Figure 4

The number of connected UEs at each common bias value. The number of connected UEs at each common bias value. The ratio of PRB is 40%. No machine learning is used. MUE and PUE represent the UE that accesses MBS and PBS, respectively.

Figure 5

The number of ER UEs at each common bias value. The ratio of PRB is 40%. No machine learning is used.

The average UE’s throughput converges after many trials which is shown as the red line in Figure 6. It can be seen that average throughput is not stable and changes rapidly. This is owing to the change of channel that stems from UE’s and hotspot’s moving. We can also see that the throughput of the no learning schemes that use 16 dB and 32 dB as fixed common bias values also change by the similar degree. Before 5000 trials, the Q-learning approach has low throughput, and it almost converges after about 50000 trials, and it has the best throughput after about 100000 trials.
Figure 6

Convergence of average throughputs through trials. The ratio of PRB is 40%. The Q-learning scheme is compared with the schemes using fixed common bias values, 16 dB and 32 dB. To show the convergence, the throughput’s values are averaged per 10 trials.

Figure 7 shows the bias values that have high probability to minimize the number of outage UEs. Optimal bias value that minimizes the number of outage UEs has linear increase as against the percentage of PRBs. This is because the higher a ratio of PRBs is, the more UEs can connect to PBS with controlling the bias value. Note that these values cannot always minimize the number of outage UEs.
Figure 7

Optimal common bias value among all UEs. No learning scheme uses trial and error method every time and finds common bias value that minimizes the number of outage UEs. The values on this figure get minimum number of outage UEs during simulation.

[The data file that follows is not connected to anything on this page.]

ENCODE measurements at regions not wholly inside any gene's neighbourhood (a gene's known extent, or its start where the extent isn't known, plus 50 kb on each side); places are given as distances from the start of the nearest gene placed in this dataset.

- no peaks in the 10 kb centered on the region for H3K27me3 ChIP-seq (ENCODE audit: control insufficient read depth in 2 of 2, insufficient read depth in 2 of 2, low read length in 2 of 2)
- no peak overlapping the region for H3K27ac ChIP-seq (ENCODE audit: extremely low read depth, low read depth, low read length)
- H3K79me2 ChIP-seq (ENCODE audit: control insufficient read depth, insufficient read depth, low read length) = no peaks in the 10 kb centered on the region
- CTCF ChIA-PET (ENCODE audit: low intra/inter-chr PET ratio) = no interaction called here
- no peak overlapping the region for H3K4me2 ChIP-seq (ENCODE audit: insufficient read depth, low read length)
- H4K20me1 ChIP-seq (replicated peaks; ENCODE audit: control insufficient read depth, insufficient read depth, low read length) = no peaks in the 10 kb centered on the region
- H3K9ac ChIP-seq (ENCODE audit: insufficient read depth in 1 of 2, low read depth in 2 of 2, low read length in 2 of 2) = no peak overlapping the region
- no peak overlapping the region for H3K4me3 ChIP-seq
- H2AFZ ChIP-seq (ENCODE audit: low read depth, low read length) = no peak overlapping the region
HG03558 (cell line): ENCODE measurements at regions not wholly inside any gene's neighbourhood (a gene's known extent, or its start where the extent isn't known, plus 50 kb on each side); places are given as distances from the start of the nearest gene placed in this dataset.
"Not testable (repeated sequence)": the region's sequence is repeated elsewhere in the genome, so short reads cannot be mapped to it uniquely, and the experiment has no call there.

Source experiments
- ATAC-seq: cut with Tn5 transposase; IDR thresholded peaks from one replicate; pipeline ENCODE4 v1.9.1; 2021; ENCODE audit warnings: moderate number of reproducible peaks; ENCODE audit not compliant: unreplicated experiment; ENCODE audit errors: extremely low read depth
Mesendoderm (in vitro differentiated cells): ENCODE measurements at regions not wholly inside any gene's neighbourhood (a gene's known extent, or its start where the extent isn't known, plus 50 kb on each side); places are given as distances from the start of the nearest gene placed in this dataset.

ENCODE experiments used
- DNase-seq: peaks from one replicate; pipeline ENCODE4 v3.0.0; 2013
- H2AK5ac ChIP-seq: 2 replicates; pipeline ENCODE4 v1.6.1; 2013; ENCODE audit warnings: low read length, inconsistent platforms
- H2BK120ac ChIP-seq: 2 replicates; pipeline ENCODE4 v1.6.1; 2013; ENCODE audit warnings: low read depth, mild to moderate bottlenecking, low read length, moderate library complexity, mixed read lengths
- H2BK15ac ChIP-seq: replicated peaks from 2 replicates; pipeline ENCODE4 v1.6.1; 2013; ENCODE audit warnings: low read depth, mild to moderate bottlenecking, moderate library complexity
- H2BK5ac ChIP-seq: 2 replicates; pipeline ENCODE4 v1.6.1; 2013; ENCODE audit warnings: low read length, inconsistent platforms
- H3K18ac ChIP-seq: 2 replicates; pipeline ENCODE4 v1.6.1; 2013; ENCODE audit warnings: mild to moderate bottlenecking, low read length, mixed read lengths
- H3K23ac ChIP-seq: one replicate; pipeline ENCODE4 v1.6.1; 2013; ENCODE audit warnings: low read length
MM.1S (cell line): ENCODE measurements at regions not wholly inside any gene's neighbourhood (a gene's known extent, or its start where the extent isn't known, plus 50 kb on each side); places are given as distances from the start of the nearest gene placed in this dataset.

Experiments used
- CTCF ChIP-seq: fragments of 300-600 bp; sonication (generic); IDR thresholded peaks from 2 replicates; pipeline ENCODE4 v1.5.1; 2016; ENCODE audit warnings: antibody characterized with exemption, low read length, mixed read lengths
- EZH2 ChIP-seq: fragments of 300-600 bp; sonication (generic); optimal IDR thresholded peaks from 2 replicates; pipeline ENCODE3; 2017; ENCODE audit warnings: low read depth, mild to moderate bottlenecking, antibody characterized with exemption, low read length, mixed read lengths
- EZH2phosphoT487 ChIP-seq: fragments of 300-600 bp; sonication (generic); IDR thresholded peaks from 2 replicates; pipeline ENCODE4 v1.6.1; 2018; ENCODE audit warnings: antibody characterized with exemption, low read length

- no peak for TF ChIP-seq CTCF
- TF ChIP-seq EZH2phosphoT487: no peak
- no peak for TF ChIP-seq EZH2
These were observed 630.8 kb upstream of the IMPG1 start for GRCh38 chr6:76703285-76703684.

From now on, we compare three schemes: the proposed Q-learning scheme, no learning scheme (best bias value), and no learning scheme (fixed bias value). In the no learning schemes, all UEs use a common bias value. Both no learning schemes use trial and error method and search the bias value that minimizes the number of outage UEs. No learning scheme (best bias value) searches the bias value that minimizes the number of outage UEs with trial and error method every time. Although it can get minimum number of outage UEs with using a common bias value, this is not practical because the best bias value can be found after checking the number of outage UEs of all bias values. Since the channel condition changes dynamically, they check these values at every trial, in other words, this approach has the best performance in the case using common bias value. However, since it takes a bit long time to do that, it is not suitable in the real environment. Because of this, no learning scheme (fixed bias value) uses trial and error method only at the first trial as a practical scheme. These compared schemes use 1 dB as the interval of bias value while 2 dB is used in our proposal. Note that the smaller interval results in better performance. In our proposal, to make the size of Q-table small, a bit large interval, 2 dB, is used.